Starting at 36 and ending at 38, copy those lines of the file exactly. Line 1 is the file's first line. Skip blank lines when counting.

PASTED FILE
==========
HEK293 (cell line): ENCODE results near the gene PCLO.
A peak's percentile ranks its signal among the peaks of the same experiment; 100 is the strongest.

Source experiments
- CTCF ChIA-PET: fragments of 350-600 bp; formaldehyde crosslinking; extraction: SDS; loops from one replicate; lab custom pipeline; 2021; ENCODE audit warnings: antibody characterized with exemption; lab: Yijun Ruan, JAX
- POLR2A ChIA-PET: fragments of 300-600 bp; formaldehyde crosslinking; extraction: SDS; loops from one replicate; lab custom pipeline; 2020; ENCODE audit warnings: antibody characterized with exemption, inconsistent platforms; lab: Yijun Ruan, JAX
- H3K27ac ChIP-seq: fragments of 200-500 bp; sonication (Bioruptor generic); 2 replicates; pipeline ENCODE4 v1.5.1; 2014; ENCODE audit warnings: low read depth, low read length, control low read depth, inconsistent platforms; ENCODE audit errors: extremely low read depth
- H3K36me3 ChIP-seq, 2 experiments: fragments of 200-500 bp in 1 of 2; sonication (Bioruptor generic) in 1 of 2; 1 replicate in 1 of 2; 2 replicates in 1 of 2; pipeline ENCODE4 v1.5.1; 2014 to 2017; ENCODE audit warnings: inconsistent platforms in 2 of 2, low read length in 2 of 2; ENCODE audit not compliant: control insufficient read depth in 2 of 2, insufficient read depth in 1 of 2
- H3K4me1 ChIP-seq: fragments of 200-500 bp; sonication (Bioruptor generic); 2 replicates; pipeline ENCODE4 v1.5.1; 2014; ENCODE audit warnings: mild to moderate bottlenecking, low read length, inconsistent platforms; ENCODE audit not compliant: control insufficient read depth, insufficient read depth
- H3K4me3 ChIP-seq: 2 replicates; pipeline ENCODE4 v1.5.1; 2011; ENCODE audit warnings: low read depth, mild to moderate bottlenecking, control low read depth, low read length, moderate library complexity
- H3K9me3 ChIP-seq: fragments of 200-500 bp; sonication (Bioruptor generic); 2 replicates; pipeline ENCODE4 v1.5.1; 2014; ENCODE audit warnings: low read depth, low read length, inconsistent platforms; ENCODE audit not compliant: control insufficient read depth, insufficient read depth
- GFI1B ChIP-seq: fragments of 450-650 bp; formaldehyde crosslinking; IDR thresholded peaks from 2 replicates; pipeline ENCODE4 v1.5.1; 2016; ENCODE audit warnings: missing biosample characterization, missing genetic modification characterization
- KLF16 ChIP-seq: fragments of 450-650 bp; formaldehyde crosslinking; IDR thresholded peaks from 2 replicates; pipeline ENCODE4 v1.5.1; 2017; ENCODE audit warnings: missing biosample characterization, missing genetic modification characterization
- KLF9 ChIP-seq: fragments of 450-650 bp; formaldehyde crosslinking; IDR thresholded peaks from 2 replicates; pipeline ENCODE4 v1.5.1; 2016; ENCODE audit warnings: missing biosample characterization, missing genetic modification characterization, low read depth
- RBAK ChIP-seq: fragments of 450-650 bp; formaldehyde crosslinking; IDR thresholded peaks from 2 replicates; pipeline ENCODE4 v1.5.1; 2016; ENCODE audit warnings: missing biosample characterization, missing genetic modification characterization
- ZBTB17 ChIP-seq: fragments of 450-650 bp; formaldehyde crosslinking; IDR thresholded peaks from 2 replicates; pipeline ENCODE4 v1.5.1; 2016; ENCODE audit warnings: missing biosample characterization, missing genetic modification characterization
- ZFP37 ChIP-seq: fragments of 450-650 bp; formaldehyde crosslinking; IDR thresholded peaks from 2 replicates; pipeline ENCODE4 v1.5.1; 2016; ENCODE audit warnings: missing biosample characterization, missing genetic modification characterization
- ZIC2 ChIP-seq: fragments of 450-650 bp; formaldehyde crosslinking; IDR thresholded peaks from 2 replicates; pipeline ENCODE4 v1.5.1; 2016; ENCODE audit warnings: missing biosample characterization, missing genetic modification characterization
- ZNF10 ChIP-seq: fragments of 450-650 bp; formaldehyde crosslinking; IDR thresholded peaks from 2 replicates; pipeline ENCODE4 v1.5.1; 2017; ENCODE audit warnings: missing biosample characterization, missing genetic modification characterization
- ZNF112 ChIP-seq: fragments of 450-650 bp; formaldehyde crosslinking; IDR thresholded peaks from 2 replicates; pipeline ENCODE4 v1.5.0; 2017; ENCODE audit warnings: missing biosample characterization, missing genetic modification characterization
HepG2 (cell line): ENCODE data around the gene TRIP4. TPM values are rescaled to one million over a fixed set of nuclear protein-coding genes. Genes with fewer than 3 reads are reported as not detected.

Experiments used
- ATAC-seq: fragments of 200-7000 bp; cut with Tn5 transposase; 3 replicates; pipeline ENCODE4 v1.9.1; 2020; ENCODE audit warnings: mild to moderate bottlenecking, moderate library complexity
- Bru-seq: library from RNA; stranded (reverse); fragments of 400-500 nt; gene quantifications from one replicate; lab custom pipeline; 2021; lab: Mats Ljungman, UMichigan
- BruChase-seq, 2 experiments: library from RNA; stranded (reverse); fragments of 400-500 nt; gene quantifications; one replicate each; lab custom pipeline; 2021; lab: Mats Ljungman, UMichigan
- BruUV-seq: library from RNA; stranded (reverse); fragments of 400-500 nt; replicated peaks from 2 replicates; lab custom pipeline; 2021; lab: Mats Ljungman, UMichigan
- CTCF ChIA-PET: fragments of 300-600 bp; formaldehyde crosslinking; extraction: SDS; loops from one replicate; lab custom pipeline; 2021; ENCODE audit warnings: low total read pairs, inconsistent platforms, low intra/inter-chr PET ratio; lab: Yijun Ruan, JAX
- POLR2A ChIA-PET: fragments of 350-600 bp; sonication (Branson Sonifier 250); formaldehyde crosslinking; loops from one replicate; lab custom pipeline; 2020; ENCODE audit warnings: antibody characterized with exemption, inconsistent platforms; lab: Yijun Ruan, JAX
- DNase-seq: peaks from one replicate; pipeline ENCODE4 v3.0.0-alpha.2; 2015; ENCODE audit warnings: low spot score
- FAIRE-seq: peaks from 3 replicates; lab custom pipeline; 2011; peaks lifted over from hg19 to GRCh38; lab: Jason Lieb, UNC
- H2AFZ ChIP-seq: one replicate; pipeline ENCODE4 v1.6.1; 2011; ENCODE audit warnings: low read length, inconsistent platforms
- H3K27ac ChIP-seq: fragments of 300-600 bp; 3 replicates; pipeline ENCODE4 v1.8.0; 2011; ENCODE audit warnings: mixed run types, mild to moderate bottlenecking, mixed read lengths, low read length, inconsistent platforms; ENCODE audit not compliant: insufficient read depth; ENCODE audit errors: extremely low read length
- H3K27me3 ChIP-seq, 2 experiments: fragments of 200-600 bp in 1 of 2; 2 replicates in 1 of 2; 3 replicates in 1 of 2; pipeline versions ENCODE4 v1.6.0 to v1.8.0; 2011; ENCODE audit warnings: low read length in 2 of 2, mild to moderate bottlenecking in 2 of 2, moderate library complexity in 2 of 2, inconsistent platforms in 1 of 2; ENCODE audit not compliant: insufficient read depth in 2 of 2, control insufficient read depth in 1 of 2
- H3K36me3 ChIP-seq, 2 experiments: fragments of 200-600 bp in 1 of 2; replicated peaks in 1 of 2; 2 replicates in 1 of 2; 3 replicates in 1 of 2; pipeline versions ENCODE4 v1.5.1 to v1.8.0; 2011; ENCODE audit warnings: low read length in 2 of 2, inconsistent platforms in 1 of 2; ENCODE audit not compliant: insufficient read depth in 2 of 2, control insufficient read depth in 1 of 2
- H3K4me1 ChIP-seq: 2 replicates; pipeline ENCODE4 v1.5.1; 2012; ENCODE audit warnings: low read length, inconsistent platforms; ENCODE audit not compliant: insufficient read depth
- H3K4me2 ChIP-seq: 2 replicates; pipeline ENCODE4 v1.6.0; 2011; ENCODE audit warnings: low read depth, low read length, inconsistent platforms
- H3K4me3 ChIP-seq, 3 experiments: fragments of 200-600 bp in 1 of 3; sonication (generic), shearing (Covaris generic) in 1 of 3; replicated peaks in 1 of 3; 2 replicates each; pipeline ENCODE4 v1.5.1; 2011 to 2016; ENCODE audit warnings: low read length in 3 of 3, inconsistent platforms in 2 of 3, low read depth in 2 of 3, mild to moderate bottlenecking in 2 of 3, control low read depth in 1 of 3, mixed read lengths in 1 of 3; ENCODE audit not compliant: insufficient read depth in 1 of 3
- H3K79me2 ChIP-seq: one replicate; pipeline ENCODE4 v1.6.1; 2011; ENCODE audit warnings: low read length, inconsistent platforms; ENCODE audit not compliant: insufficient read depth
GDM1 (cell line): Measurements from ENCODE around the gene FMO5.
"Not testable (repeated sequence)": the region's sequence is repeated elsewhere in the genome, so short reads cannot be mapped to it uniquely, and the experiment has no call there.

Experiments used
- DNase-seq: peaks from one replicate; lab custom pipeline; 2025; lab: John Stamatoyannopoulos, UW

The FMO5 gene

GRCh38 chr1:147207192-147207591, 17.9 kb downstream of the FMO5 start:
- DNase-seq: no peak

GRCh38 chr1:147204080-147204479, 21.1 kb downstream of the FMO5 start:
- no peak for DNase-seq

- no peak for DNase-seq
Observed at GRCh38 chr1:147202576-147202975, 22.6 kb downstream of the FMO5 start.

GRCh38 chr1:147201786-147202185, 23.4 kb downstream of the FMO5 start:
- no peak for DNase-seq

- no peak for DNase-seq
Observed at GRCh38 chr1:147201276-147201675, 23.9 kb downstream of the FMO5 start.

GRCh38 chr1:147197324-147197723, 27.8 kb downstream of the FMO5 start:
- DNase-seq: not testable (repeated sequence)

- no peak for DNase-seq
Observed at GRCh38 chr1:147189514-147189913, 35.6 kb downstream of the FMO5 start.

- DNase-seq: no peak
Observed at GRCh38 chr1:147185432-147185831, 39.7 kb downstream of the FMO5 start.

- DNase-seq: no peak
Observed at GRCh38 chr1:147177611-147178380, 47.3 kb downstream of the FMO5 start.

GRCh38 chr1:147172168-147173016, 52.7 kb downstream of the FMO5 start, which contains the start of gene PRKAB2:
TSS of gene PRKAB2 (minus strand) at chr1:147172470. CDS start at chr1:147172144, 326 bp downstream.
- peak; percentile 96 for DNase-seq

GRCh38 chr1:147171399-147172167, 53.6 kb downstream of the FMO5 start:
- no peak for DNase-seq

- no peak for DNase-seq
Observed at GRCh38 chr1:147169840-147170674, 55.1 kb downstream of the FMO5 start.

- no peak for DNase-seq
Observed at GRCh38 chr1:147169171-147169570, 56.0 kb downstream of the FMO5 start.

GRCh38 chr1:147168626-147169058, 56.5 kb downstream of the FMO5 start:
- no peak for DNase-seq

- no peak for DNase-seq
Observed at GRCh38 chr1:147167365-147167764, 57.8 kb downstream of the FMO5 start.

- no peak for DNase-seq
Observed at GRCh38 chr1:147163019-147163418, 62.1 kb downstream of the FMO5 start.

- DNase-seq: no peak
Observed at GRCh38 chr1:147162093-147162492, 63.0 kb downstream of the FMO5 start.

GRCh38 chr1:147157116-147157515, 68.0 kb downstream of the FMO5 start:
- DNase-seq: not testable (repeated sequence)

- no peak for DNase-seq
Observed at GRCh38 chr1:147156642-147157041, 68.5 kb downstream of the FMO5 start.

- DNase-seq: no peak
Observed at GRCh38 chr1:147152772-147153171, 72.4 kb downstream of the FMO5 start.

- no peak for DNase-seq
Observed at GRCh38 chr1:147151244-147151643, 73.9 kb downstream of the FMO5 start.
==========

- H3K4me3 ChIP-seq, 3 experiments: fragments of 200-600 bp in 1 of 3; sonication (generic), shearing (Covaris generic) in 1 of 3; replicated peaks in 1 of 3; 2 replicates each; pipeline ENCODE4 v1.5.1; 2011 to 2016; ENCODE audit warnings: low read length in 3 of 3, inconsistent platforms in 2 of 3, low read depth in 2 of 3, mild to moderate bottlenecking in 2 of 3, control low read depth in 1 of 3, mixed read lengths in 1 of 3; ENCODE audit not compliant: insufficient read depth in 1 of 3
- H3K79me2 ChIP-seq: one replicate; pipeline ENCODE4 v1.6.1; 2011; ENCODE audit warnings: low read length, inconsistent platforms; ENCODE audit not compliant: insufficient read depth
GDM1 (cell line): Measurements from ENCODE around the gene FMO5.